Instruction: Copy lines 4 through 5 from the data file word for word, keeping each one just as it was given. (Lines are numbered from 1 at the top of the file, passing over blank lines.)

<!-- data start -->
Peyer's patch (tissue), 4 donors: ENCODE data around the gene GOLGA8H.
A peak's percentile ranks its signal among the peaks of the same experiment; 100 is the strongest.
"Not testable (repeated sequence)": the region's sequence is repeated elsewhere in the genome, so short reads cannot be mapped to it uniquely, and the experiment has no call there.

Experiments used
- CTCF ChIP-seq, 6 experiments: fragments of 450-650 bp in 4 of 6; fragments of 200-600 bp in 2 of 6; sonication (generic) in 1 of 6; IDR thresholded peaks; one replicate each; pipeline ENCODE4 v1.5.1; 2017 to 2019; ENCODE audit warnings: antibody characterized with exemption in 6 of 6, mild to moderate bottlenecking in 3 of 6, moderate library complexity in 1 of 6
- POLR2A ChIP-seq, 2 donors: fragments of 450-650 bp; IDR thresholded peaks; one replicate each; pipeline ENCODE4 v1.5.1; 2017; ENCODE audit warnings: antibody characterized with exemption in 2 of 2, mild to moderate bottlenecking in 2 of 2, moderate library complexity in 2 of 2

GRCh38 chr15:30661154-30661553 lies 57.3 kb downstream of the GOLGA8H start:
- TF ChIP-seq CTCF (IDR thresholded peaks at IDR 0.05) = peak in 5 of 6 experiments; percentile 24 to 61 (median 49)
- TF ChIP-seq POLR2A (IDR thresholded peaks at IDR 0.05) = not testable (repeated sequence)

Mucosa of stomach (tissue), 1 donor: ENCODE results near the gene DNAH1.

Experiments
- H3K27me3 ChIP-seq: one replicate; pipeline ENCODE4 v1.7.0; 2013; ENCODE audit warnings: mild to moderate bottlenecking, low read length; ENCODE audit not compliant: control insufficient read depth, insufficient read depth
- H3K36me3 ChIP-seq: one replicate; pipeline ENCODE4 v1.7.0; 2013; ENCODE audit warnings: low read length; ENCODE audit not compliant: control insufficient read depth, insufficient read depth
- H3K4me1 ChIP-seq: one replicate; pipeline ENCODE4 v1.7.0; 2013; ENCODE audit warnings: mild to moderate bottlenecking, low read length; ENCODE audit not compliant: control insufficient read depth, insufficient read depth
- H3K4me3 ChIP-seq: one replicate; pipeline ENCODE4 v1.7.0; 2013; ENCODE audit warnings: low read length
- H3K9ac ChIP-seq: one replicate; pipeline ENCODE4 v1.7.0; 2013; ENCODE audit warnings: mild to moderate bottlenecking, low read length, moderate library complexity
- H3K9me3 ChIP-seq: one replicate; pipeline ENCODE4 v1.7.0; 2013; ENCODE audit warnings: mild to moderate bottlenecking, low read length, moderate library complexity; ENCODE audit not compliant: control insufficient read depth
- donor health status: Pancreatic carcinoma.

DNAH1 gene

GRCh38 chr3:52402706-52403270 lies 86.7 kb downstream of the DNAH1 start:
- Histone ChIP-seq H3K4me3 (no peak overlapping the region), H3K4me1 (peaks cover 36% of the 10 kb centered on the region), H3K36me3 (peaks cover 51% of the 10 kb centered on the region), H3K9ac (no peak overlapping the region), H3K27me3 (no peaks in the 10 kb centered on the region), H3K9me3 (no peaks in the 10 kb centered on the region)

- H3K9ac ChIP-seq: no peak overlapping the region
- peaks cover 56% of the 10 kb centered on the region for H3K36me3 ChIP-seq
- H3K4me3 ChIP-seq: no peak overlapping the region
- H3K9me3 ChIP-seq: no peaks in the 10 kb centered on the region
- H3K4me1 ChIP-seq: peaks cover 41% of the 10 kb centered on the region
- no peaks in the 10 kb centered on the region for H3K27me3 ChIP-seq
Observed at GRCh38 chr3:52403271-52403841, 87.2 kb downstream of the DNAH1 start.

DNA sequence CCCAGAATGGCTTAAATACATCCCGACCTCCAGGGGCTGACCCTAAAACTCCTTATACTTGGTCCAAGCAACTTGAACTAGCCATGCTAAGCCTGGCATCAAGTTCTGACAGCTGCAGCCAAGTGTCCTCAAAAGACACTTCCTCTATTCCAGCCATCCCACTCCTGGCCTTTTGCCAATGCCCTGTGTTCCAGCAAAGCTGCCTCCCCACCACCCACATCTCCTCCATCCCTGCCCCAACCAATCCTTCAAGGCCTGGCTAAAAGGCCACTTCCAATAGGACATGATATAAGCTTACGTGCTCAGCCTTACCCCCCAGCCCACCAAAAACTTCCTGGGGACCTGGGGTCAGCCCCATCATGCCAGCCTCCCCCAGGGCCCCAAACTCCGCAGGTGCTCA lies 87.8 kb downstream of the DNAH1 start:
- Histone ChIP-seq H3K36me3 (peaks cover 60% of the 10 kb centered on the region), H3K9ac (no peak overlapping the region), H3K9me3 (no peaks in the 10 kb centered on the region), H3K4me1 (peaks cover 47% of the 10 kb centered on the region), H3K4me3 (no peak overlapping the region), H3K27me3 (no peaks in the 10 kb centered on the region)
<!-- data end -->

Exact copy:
Experiments used
- CTCF ChIP-seq, 6 experiments: fragments of 450-650 bp in 4 of 6; fragments of 200-600 bp in 2 of 6; sonication (generic) in 1 of 6; IDR thresholded peaks; one replicate each; pipeline ENCODE4 v1.5.1; 2017 to 2019; ENCODE audit warnings: antibody characterized with exemption in 6 of 6, mild to moderate bottlenecking in 3 of 6, moderate library complexity in 1 of 6